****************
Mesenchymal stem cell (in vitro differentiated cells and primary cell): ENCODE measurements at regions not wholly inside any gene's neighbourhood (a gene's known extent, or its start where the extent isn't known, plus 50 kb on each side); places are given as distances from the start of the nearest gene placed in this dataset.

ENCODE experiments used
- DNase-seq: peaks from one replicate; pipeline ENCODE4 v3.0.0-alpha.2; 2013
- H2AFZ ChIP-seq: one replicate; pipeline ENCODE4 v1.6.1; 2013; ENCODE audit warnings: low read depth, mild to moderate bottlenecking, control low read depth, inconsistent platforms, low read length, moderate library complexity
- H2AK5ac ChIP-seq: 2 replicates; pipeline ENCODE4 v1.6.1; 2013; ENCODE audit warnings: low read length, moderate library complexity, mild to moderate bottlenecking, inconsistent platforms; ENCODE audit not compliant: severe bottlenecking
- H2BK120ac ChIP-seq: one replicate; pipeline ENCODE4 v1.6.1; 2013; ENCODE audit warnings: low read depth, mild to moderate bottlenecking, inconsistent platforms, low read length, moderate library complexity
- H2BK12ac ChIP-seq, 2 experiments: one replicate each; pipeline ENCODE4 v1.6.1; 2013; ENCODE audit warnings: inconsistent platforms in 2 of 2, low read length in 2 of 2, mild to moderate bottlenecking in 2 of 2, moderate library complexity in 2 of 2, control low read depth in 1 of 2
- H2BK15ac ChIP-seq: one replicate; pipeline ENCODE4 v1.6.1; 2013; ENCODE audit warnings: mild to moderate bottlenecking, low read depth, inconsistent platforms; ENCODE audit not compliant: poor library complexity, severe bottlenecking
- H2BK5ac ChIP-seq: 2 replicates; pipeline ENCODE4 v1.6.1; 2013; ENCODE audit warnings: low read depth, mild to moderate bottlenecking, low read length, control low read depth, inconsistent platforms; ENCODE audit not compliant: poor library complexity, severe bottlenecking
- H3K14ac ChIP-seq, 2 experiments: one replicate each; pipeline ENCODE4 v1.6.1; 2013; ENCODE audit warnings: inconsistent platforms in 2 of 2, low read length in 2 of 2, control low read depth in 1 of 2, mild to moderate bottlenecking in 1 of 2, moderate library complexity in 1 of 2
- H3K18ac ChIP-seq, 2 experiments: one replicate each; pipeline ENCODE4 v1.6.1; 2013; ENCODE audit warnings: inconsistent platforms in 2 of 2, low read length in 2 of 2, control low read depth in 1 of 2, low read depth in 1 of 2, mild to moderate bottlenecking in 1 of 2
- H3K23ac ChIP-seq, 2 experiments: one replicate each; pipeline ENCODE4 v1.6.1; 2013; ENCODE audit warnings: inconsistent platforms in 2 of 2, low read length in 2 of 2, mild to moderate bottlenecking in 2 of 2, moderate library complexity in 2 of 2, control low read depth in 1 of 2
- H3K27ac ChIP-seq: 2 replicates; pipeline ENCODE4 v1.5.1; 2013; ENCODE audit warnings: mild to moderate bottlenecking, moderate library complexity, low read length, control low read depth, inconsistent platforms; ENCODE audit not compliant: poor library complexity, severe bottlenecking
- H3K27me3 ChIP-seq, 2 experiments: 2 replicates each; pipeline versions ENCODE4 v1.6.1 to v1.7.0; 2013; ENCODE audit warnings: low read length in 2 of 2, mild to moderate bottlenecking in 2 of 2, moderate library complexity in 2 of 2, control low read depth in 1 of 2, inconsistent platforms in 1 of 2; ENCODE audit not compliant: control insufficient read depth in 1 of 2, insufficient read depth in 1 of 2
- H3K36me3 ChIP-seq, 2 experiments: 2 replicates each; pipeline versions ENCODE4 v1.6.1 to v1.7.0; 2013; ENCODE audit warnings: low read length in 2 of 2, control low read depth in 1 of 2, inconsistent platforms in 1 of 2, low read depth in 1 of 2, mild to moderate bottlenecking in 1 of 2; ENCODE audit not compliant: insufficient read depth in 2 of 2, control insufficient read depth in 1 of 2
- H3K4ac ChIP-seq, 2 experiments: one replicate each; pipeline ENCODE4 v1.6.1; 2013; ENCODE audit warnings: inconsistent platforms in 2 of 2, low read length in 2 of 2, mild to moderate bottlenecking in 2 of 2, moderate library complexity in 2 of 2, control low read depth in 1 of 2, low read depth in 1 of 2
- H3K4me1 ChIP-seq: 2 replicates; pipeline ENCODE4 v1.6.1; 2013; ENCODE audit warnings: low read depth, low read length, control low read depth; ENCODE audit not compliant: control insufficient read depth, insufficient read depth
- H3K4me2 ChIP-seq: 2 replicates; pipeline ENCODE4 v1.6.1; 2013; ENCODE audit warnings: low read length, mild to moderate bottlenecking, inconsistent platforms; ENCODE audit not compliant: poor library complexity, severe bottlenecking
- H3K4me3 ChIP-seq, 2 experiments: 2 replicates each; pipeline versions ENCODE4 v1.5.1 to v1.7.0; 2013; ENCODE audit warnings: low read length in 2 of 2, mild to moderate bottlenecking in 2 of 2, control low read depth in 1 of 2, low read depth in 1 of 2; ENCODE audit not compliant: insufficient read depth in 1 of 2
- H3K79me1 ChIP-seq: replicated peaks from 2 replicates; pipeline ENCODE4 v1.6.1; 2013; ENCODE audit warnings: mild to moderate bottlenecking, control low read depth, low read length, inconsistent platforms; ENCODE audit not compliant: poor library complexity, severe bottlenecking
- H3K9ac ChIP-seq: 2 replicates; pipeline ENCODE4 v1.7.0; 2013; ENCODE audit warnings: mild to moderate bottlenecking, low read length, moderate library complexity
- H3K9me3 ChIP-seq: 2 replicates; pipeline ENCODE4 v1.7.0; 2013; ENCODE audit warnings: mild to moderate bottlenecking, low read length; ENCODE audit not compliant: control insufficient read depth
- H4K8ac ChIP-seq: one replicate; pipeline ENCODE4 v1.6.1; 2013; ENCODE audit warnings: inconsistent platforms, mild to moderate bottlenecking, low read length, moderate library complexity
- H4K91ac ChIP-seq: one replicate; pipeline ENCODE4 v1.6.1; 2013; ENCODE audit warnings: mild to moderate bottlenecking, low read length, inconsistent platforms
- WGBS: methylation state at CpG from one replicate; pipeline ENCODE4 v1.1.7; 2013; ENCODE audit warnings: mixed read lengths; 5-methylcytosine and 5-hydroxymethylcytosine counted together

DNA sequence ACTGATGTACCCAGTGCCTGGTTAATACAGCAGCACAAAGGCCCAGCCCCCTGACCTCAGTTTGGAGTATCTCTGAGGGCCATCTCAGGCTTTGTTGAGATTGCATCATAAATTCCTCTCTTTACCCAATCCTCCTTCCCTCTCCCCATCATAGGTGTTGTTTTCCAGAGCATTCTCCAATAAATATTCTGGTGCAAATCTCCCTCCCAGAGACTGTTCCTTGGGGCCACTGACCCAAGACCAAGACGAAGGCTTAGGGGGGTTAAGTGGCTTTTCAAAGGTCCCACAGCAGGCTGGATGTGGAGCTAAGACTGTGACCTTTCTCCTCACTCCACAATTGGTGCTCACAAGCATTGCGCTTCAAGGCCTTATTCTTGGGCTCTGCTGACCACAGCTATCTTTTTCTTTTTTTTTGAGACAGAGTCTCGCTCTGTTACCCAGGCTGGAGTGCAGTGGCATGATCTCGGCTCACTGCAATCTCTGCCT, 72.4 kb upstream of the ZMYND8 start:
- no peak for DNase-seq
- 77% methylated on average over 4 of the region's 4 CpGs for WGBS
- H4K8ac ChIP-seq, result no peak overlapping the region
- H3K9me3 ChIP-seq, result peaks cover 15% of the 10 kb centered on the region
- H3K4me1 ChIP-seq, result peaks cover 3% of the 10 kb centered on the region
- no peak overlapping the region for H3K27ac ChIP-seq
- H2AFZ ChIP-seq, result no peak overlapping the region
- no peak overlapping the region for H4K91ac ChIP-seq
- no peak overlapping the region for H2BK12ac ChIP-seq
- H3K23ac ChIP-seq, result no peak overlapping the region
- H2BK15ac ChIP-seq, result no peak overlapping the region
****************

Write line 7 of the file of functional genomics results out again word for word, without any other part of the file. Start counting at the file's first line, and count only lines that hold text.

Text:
- H2BK12ac ChIP-seq, 2 experiments: one replicate each; pipeline ENCODE4 v1.6.1; 2013; ENCODE audit warnings: inconsistent platforms in 2 of 2, low read length in 2 of 2, mild to moderate bottlenecking in 2 of 2, moderate library complexity in 2 of 2, control low read depth in 1 of 2